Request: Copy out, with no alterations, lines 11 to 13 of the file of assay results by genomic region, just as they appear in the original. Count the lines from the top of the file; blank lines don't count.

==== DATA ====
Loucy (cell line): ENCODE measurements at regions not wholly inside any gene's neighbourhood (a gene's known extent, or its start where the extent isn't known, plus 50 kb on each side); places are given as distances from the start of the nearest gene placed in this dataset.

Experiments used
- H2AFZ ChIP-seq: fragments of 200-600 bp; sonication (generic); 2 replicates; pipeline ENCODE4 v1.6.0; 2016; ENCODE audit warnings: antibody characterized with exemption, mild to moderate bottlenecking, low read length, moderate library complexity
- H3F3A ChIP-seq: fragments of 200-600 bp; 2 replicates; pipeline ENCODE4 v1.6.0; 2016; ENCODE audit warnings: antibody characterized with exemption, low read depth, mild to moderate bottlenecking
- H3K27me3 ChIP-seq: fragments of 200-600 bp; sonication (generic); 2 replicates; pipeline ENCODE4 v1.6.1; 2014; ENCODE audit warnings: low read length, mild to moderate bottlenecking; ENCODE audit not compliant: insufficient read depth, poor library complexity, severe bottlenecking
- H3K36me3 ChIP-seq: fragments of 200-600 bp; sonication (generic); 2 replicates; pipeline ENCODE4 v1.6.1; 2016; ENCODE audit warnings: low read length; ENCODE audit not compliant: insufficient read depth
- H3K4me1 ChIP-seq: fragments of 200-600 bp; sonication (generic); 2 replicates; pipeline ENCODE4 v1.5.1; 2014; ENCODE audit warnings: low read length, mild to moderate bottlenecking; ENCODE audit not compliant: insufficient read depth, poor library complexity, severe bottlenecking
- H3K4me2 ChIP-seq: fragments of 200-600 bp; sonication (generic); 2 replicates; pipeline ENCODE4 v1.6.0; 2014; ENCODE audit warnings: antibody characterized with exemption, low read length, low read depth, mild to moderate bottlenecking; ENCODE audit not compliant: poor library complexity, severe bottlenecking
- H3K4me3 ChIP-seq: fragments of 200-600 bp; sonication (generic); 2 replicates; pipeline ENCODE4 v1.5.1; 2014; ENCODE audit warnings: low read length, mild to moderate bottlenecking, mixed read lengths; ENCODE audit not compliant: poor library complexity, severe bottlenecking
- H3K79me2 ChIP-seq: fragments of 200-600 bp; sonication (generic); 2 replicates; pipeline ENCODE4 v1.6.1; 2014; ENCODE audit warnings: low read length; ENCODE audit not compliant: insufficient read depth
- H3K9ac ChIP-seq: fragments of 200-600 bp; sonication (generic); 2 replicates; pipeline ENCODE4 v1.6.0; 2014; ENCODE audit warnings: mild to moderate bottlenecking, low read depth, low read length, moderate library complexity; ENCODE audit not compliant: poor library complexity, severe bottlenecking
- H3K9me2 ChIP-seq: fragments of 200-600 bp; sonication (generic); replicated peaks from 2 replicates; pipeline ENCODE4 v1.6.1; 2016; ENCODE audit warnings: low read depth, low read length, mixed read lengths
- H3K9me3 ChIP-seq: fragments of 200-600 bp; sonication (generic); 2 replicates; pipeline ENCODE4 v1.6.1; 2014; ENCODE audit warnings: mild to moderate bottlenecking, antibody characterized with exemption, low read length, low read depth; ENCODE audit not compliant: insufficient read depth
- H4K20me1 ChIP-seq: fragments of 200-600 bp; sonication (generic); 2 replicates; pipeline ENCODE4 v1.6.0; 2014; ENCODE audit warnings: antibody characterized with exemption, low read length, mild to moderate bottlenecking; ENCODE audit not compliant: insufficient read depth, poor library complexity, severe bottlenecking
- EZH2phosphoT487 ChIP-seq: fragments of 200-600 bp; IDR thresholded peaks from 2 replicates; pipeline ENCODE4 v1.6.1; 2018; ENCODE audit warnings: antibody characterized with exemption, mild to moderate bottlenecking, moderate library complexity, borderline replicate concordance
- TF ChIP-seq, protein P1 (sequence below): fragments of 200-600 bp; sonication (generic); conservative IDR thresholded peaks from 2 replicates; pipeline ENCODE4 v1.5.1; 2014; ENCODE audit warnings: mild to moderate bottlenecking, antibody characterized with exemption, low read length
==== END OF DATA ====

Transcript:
- H3K9ac ChIP-seq: fragments of 200-600 bp; sonication (generic); 2 replicates; pipeline ENCODE4 v1.6.0; 2014; ENCODE audit warnings: mild to moderate bottlenecking, low read depth, low read length, moderate library complexity; ENCODE audit not compliant: poor library complexity, severe bottlenecking
- H3K9me2 ChIP-seq: fragments of 200-600 bp; sonication (generic); replicated peaks from 2 replicates; pipeline ENCODE4 v1.6.1; 2016; ENCODE audit warnings: low read depth, low read length, mixed read lengths
- H3K9me3 ChIP-seq: fragments of 200-600 bp; sonication (generic); 2 replicates; pipeline ENCODE4 v1.6.1; 2014; ENCODE audit warnings: mild to moderate bottlenecking, antibody characterized with exemption, low read length, low read depth; ENCODE audit not compliant: insufficient read depth